II. A COMMEMORATIVE SERVICE. The feast of tabernacles was essentially commemorative. "That your generation may know that I made the children of Israel to dwell in booths when I brought them out," etc. (Leviticus 23:43). It was well indeed that the children of the captivity should have their attention called to past days of exile. It would do them good, as it did their fathers, to look back and think what God had done unto them and for them. How he had humbled them, and how he had redeemed them. Thus they would think of two things—
(1) past sorrows, not to be renewed, from which God had graciously delivered them; and
(2) past sins, never to be repeated, which God had mercifully forgiven them. One thought would lead to thankfulness, and the other to consecration; both to sacred joy. The recalling by our minds of past evils out of which God has led us, and past errors and wrongdoings which he has blotted out, will confirm our hearts in their gratitude and devotion.
III. AN OPPORTUNITY OF INSTRUCTION IN SACRED THINGS. Whether the Jews felt bound to observe Deuteronomy 31:10, or whether the reading of the law from day to day was optional on their part (the latter is the more probable), we have them associating instruction with ceremonial observance. We should turn all occasions into opportunities of "inquiring the way of the Lord more perfectly," of becoming "filled with the knowledge of his will in all wisdom and spiritual understanding … increasing in the knowledge of God" (Colossians 1:9, Colossians 1:10).—C.
HOMILIES BY R.A. REDFORD
Restoration of the feast of tabernacles in its plenitude.
I. A NOTABLE INSTANCE OF NEGLECT. The commandment was plainly written, but "since the days of Jeshua the son of Nun the children of Israel had not done so." How much they lost?—gladness, fellowship, help to their remembrance of Divine mercy, food of faith. We should follow the directions of God's book without question. Much yet to break forth from the written pages.
II. An illustration of the DEPENDENCE OF GOD'S PEOPLE ON ONE ANOTHER. The council of "fathers, priests, Levites, and Ezra the scribe gathered together to understand the words of the law." All cannot pursue the same inquiries. The progress of the Church is greatly advanced by the consecration of some to the study of the Scriptures. All councils and conferences should be held with a practical end in view, to understand in order to reformation of life and manners. Much of the deliberation of learned men has failed of God's blessing because it has been merely speculative or controversial. We can scarcely doubt that Ezra was the leading spirit. One eminent man of God can wonderfully animate and direct his Church in great crises. The true leader will never despise counsel, but be only primus inter pares.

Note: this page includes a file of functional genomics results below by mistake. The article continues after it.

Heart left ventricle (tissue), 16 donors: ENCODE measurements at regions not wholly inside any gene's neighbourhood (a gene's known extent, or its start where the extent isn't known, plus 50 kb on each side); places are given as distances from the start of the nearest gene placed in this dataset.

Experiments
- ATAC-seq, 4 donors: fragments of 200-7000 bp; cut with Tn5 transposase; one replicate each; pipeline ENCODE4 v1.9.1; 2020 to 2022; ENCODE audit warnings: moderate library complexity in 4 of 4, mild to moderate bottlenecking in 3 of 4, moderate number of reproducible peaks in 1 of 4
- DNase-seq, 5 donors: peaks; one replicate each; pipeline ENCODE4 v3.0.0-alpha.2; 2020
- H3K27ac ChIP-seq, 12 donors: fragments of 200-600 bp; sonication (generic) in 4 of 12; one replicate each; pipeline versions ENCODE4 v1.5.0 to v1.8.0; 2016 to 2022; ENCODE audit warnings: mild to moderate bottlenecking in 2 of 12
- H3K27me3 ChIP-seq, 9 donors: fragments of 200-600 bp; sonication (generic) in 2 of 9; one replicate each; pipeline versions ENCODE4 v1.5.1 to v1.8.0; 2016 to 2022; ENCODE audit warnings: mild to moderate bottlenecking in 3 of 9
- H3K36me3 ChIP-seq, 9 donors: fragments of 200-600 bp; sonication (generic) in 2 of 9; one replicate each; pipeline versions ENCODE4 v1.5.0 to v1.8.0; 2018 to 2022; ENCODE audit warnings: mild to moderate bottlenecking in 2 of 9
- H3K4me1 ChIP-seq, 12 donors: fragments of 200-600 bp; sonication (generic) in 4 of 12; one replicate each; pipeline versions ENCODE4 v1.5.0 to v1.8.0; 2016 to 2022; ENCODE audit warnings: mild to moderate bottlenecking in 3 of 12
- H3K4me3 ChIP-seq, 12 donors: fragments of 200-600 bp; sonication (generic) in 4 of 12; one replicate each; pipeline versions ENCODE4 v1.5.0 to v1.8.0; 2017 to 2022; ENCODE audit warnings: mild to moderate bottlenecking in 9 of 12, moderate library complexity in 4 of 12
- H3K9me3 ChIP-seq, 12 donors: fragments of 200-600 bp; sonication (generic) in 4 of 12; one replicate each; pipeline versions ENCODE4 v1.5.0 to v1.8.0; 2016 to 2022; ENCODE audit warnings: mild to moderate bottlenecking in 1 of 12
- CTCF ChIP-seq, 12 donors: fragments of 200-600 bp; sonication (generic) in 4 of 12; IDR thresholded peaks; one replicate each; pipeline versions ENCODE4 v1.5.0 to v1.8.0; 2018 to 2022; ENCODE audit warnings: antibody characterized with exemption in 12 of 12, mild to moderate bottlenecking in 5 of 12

III. A TYPICAL REPRESENTATION OF THE BELIEVING LIFE OF GOD'S PEOPLE. The festival in the green booths fetched from the mount.
1. Grateful memory and pilgrim expectation.
2. Free fellowship and happy intercourse, with Jerusalem as the centre. Church life ought to be real root of all other life. We go from our own cities to Jerusalem, and return with the sanctity of the feast, to be distributed over all the common ways and facts of an every-day existence.
3. Consecrated seasons, festival times, needed in all service of God. For the heart must be lifted up that the hands may be kept busy. Function of praise in the life. They of the captivity do well to recognise one another in their freedom. God invites us to turn nature into joy. Consecrate the very trees to him. Rejoice under the open heaven in his loving-kindness. Connect his holy mount with the simple tent that covers our head. He waits not for splendid ritual or temple, but delights in the homely praise of those who spread the beauty of his name over all the earth.—R.
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Exell, Joseph S; Spence-Jones, Henry Donald Maurice. "Commentary on Nehemiah 8". The Pulpit Commentary. https://studylight.org/
the Fifth Week after Epiphany